- Mediteraneo (Nha Tho St, between La Salsa and Paris Deli). Authentic Italian food, probably the best you'll get in Hanoi. Prices are steep and portions small.
- Moka Café (Nha Tho St close to the cathedral). Excellent selection of Western and Vietnamese food served in a coffee shop environment.
- Paradieso Restaurant, 7 Nguyen Sieu (Old Quarter), ☎ +84 4 39974861. Small, warm restaurant with both local Vietnamese and Western food. Good quality and affordable prices. You can have traditional Vietnamese food: cha ca, bun cha, pho, nem (spring rolls), also can have very good crepes. All very good quality in a nice decor.
- Paris Deli (Nha Tho St across from Moka Cafe). Offers delicious European fare for hearty appetites.
- Pepperoni's (Near the Hang Gai end of Nha Chung). Part of a small international chain of pizza restaurants. Locally run, they do regular special offers such as free desserts, eat-all-you-can buffets and loyalty schemes, whereby collecting tokens with each take-out entitles you to a free pizza. Pizzas, burgers, ice cream and apple crumble. Pizzas: 65,000+ dong.
- La Salsa (In Nha Tho St near the church in Old Town, just across the street from Moka Cafe). French food and expat hang-out.
- Tamarind Café, Ma May 80 (Old Quarter), ☎ +84 4 926 0580. Has a menu full of inventive vegetarian dishes, lots of fresh juices, and a relaxed, stylish interior. Don't come here if you're hungry though, as the portions aren't very big and it's a tad pricey.
- Tan My Design Cafe, 61 Hang Gai, ☎ +84 4 3938 1451. One of the Hanoi's best shops for fashion where you can also get nice Asian and Western foods in the cozy ambiance.
- Restaurant Bobby Chinn, 77 Xuan Dieu St, Tay Ho,, ☎ +84 4 3718 5988. An amazing restaurant with the trademark green pea pods as the logo. Without a doubt, one of the more hip dining experiences of Hanoi. The interior alone is worth a look, while the menu is delightfully eclectic.
- Don's Bistro, 16/27 Xuan Dieu, Tay Ho, Ha Noi, ☎ +84 4 3719 2460, fax: +84 4 3719 5998, e-mail: email@example.com. 08:00-23:00. Multi-concept establishment serving classic and innovative international cuisine, including Vietnamese favourites, with indoor and outdoor settings. Don's houses 2 restaurants: one with a cigar den, wine cellar and rotating art gallery as well as a rooftop Skyline Oyster Bar featuring live oysters and live nightly music. The first floor is geared for more casual dining, serving pho, cocktails, coffee, fresh baked goods, wood-fired pizzas, shisha.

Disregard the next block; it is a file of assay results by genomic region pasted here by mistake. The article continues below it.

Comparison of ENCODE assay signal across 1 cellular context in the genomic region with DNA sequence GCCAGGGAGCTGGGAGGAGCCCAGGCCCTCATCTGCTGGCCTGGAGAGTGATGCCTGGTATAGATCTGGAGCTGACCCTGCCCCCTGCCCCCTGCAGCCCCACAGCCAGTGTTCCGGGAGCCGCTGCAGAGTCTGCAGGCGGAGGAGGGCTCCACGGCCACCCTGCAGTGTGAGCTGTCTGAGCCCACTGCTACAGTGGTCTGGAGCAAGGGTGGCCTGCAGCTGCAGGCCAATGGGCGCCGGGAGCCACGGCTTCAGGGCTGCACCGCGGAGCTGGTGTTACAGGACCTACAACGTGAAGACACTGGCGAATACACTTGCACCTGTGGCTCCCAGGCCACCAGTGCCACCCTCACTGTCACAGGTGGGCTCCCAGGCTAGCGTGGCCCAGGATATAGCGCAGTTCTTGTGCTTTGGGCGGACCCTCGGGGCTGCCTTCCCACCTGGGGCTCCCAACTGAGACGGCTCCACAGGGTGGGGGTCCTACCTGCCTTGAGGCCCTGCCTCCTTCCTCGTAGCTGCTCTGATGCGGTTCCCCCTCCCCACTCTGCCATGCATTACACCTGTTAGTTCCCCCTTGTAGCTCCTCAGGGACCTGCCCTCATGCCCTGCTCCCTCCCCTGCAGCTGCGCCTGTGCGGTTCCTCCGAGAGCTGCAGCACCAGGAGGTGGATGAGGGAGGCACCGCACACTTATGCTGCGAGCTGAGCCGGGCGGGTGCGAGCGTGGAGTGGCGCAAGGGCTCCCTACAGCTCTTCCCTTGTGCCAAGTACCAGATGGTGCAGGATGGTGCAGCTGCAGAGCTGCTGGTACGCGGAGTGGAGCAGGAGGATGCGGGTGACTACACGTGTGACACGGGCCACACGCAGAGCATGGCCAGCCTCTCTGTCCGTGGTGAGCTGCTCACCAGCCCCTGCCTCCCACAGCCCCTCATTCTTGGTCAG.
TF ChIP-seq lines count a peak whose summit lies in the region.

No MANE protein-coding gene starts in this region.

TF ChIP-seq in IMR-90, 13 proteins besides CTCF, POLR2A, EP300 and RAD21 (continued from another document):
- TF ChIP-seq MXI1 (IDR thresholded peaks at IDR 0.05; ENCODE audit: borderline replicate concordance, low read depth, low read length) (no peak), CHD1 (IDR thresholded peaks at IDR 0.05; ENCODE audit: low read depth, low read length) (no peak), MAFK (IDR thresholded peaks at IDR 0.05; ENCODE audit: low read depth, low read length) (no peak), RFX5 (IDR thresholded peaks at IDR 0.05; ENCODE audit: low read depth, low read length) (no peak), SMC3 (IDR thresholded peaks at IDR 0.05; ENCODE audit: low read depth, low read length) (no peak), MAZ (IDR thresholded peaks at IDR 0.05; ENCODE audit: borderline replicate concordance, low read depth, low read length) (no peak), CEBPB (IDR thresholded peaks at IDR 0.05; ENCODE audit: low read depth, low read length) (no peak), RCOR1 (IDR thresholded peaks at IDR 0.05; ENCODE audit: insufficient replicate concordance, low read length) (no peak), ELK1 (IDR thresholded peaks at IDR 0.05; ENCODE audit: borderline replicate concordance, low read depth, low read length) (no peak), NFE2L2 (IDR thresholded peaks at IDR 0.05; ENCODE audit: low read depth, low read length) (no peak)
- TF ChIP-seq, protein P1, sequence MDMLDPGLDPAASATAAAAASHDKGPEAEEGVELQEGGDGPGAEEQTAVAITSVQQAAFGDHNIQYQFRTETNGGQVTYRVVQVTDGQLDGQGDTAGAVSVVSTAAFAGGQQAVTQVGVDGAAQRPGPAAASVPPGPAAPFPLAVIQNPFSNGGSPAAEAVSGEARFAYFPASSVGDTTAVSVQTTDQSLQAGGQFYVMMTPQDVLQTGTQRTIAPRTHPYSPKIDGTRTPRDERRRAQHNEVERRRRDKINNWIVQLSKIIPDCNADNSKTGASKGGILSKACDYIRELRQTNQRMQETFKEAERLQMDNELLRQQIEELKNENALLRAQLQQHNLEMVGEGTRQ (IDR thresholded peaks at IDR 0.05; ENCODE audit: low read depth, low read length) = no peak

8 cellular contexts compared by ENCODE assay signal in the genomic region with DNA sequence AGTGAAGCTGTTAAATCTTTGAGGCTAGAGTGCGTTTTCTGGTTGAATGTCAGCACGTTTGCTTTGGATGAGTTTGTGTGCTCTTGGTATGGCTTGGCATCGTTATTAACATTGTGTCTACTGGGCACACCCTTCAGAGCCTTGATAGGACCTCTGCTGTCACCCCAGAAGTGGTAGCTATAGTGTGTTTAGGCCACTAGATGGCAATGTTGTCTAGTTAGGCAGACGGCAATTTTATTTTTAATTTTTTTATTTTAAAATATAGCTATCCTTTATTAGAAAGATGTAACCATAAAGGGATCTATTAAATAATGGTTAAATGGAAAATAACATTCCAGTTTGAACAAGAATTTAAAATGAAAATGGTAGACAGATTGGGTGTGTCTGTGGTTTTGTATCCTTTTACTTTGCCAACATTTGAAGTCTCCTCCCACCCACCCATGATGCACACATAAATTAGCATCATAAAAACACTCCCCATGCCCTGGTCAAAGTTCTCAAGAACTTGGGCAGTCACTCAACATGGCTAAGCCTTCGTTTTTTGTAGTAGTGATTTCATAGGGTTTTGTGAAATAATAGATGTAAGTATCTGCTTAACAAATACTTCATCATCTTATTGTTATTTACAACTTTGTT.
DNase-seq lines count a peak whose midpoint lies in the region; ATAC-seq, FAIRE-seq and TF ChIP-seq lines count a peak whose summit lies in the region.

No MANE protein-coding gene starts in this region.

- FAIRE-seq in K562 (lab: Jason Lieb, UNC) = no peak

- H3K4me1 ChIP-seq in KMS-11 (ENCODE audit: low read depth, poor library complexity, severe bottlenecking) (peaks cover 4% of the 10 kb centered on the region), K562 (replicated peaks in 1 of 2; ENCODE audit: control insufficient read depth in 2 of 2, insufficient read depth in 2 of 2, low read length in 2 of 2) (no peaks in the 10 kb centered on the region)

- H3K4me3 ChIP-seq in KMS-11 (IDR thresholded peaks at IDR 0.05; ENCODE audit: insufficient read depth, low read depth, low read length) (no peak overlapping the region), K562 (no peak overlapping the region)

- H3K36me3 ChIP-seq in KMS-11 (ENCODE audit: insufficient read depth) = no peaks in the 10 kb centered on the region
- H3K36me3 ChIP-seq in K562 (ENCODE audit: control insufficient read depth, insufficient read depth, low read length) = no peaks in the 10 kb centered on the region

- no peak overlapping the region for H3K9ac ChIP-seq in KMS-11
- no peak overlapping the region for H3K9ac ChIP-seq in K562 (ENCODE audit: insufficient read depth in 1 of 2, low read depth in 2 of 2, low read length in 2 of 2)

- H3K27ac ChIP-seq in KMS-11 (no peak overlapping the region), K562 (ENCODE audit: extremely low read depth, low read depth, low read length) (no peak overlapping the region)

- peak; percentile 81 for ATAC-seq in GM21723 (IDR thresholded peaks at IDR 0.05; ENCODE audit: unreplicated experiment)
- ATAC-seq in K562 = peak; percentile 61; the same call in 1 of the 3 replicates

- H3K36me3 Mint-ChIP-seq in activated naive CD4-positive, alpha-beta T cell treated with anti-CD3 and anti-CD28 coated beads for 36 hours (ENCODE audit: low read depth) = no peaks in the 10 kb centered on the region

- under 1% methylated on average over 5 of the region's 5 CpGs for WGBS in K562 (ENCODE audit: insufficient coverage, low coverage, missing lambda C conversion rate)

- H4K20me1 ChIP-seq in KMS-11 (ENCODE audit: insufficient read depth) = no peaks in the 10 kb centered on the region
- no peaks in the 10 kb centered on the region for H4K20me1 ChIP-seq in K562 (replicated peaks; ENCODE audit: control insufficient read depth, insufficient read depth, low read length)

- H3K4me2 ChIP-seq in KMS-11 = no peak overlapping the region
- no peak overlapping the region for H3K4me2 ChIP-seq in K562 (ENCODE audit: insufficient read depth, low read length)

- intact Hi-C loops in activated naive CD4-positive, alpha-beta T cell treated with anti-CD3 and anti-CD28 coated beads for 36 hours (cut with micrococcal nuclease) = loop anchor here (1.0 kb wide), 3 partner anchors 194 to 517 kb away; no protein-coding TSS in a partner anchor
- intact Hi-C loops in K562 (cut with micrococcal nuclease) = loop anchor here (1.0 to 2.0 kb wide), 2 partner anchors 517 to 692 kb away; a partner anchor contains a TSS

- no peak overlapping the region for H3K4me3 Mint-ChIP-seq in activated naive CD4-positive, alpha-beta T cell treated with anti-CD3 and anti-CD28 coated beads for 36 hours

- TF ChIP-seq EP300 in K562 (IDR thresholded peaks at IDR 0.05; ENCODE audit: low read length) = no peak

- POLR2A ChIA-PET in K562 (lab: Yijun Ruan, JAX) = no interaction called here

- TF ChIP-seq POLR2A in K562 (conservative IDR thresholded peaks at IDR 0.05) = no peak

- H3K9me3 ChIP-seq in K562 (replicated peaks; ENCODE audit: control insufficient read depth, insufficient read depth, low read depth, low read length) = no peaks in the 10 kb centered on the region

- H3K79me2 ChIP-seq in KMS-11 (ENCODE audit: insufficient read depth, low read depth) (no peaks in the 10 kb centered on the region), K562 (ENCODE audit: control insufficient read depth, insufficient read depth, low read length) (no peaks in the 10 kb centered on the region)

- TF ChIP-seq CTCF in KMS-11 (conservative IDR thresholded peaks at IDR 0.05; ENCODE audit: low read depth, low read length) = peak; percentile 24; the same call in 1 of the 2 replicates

- Green Tangerine, 48 Hang Be (A few steps from Hang Be St), ☎ 84 4 825-1286. Excellent French restaurant offering rich and delicious French food with both an à la carte selection and a set menu. Popular with expats.
- La Restaurant & Bar, 25 Ly Quoc Su (Near St. Joseph's Cathedral in the old quarter), ☎ +84 4 928 8933, +84 9 1322 1971. This elegant, air conditioned restaurant has a choice of delicious Western and Vietnamese dishes. While the selection of vegetarian dishes is somewhat restricted, the food is excellent, if pricey by Hanoi standards. "La" will definitely satisfy longings for quality food after weeks of eating on the street. 300,000 dong for a meal and drinks.
- Ly Club, 4 Le Phung Hieu, Hoan Kiem, ☎ +84 4 39363069, e-mail: firstname.lastname@example.org. 11:00-23:00. Top-notch Vietnamese and European cuisine in a French colonial mansion. On the expensive side for Hanoi, but the atmosphere and quality of food make up for it. A pianist alternates with the piped music.
- Pane e Vino Italian Restaurant and Wine Shop, 3 Nguyen Khac Can & 98 Hang Trong (100 m from Hoan Kiem Lake), ☎ +84 4 3826 9080, +84 4 3928 6329. Fully air-con. Serves a wide range of traditional regional Italian dishes. An extensive wine list with Italian wines from Veneto, Tuscany, Puglia, Sicilia, and Piedmont. Friendly service. A great place to relax and get recover after a long walking and shopping day. Drop in for a chat and a complimentary digestivo with the manager.
- Pots 'n Pans Restaurant, 57 Bui Thi Xuan St, Hai Ba Trung District (Follow Ba Trieu St south from Hoan Kiem Lake 5 min), ☎ +84 4 3944 0204, fax: +84 4 3944 6599, e-mail: email@example.com. 11:30-late. Vietnamese food with international flair. Fine dining and lounge bar brought to you by a group of former street kids from Hanoi’s own KOTO Training Programme, now rising stars of the Vietnamese food scene. Happy hour 7 days from 17:00-19:00.
- Press Club, 59 A Ly Thai To St, ☎ +84 4 3972 0888, fax: +84 4 3934 0899, e-mail: firstname.lastname@example.org. Fine dining with Western cuisine and a good selection of wines. 70 seat restaurant, private wine room for 12 and another cosy private room for 4. A combination of old and contemporary features with a classically trained chef.